|7.95" x 7.95" x 3/4", oil on masonite|
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Another scene taken from the farmer's market in Belmont, MA. And another subject that seemed a breeze to paint and proved to be much more difficult. When I think about it, I really can't understand how I was able to paint at all before I began taking timelapse pictures of my progress for each piece. They are the only way for me recognize the elements of the painting I am happy with, creating a compendium of these likes and dislikes for use in achieving the final painting. I can't imagine how I blindly worked my way through a painting in the past, any working stages I was happy with usually erased from my memory as soon as I worked over them.
For example, during the last session of this painting, I went in and added a lot of detail to the spears because I felt there wasn't enough and they needed the elastic bands and little white triangles going up the stalks to be recognizable as asparagus. I filled in all this detail and stepped away, pleased with my progress and under the impression that I had fixed a problem. Then I took a picture and looked at it in the context of earlier stages, quickly realizing that I had destroyed everything I liked about the painting at the previous stage. The triangles had ruined the form and vibrance of the spears, and the now fully intact elastic bands looked flat and boring. Had I not had reference photos, I either would have put out a worse painting than I could have or I would have sensed that something was missing but would not be able to recall exactly what it was.
This leads me to another persistent question: when do I keep fine details found in the actual subject for the sake of having the viewer recognize it or for adding points of interest, and when do I eliminate those details for the sake of keeping things abstracted and minimal? When starting these small paintings I tried to include the smallest details as that was my habit, but as time went on I realized that this was not what I wanted from painting and that was why I was so disappointed with all of my work; the work I so greatly admired from other artists almost always sacrificed the replication of detail for the creation of something new and abstracted.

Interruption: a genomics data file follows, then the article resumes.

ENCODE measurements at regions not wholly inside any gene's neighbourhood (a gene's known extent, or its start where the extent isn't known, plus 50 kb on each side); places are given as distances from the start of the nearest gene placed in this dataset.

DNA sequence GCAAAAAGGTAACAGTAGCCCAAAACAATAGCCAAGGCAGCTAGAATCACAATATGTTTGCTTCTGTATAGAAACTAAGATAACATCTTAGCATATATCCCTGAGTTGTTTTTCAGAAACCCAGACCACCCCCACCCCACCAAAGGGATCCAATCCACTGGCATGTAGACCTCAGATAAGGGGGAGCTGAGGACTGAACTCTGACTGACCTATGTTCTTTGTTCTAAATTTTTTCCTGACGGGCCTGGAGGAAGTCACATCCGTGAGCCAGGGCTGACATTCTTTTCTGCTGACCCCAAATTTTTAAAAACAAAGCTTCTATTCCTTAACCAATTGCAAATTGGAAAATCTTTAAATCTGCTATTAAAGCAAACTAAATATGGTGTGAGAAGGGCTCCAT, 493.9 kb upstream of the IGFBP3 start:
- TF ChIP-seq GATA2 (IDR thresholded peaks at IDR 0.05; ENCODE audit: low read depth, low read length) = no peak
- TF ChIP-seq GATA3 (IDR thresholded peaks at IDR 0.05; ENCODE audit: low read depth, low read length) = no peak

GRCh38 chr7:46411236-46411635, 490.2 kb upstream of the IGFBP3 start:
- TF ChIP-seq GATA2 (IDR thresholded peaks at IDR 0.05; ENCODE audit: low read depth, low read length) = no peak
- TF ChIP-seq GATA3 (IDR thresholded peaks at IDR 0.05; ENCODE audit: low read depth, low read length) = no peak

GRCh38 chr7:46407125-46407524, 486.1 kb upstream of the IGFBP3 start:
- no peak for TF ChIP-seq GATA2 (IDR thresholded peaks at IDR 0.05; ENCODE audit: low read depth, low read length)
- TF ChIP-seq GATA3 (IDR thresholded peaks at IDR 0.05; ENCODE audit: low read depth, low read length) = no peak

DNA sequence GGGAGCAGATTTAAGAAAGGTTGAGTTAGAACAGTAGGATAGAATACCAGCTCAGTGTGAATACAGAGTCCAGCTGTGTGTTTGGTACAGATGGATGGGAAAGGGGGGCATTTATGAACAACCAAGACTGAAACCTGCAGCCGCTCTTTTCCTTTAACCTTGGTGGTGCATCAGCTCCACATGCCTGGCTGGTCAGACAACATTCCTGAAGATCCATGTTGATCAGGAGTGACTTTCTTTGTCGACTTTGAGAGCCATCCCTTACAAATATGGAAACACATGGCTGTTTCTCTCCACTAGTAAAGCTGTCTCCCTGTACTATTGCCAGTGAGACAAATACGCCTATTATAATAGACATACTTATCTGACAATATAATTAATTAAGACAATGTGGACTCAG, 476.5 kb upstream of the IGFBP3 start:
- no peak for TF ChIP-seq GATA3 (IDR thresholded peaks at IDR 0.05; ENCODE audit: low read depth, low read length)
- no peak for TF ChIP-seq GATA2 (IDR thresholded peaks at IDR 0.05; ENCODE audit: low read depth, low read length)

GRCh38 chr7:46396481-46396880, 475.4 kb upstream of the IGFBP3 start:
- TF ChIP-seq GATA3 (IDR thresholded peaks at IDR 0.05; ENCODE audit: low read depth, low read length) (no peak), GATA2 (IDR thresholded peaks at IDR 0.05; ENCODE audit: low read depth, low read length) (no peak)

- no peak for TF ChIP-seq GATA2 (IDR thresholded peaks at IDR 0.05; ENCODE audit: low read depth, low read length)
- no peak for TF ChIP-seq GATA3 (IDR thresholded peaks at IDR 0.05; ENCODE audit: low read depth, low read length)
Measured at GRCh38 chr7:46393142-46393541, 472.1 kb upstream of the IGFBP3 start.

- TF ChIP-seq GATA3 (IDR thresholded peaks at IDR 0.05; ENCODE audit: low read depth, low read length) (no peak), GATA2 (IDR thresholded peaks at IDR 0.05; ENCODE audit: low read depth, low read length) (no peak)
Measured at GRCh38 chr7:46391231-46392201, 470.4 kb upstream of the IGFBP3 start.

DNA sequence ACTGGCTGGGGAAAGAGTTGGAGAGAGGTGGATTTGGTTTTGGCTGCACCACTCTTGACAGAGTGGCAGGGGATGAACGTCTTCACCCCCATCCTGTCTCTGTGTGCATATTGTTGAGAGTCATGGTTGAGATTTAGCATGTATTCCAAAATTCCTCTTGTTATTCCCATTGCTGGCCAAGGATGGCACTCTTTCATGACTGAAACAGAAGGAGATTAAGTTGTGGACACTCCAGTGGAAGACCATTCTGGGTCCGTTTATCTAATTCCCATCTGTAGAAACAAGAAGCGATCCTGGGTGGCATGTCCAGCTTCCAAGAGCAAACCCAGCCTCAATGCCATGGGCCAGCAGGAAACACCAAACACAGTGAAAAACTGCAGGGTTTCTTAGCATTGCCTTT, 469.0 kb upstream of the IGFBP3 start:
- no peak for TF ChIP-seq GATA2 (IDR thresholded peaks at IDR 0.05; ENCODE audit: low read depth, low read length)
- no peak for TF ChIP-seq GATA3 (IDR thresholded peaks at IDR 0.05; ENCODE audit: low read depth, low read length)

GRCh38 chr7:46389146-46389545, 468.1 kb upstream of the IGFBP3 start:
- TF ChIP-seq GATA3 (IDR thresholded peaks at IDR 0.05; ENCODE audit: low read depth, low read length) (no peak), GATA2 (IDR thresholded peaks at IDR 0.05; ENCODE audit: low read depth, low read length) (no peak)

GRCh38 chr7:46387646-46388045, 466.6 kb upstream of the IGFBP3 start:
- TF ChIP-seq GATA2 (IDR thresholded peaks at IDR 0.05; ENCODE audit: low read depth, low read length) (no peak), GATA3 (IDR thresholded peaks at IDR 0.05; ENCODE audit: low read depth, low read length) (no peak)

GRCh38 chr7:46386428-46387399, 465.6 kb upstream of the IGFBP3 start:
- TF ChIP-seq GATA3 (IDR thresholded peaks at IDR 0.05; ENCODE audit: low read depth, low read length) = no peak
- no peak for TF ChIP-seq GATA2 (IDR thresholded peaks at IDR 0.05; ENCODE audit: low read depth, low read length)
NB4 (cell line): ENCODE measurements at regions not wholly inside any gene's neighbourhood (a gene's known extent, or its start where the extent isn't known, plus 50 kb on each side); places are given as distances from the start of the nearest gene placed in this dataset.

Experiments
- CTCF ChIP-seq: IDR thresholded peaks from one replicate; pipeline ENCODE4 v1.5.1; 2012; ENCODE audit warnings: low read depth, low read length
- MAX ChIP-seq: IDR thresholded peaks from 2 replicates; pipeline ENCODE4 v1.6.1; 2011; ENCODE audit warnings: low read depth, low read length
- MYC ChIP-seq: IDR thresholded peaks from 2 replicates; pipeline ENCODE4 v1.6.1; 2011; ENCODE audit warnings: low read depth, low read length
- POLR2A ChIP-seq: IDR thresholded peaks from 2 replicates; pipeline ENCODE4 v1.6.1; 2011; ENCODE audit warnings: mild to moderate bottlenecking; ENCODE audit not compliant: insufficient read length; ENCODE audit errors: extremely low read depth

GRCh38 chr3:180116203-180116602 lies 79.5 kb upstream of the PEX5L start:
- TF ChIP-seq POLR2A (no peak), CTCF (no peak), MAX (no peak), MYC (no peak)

John Singer Sargent rarely went in with a size 0 brush and modeled the twine around a bunch of twigs for hours on end until it was a photographic likeness. He took a larger brush, studied the form of the twine for a minute, and quickly swiped in a handful of strokes in an effort to achieve both likeness and abstraction. You were not seeing a perfectly rendered string with the shadow evenly blending into the highlight, you were seeing 3-4 strokes that became a string when you stepped back. While I always knew this, the knowledge seemed to slip away as soon as I picked up a paintbrush and fell into my old habits of having the subject dictate my next move instead of trying to use the subject as an inspiration for something slightly different. This new approach was exciting for me as it gave me something new to work towards in my still life and landscape paintings, as well as making them feel like more genuine expressions. Now, if I start trying to paint an elastic band and can't stand how it fits in with the rest of the painting, I blur it out or use the shadow on the asparagus or the slight white highlight on the very edge of the band to suggest it (many times going boldly against girlfriend's sage advice to keep it in). This takes an internal push against my resistance to spontaneity, but ultimately provides for a more worthwhile painting experience.
This is how it would look framed (actual painting does not include frame):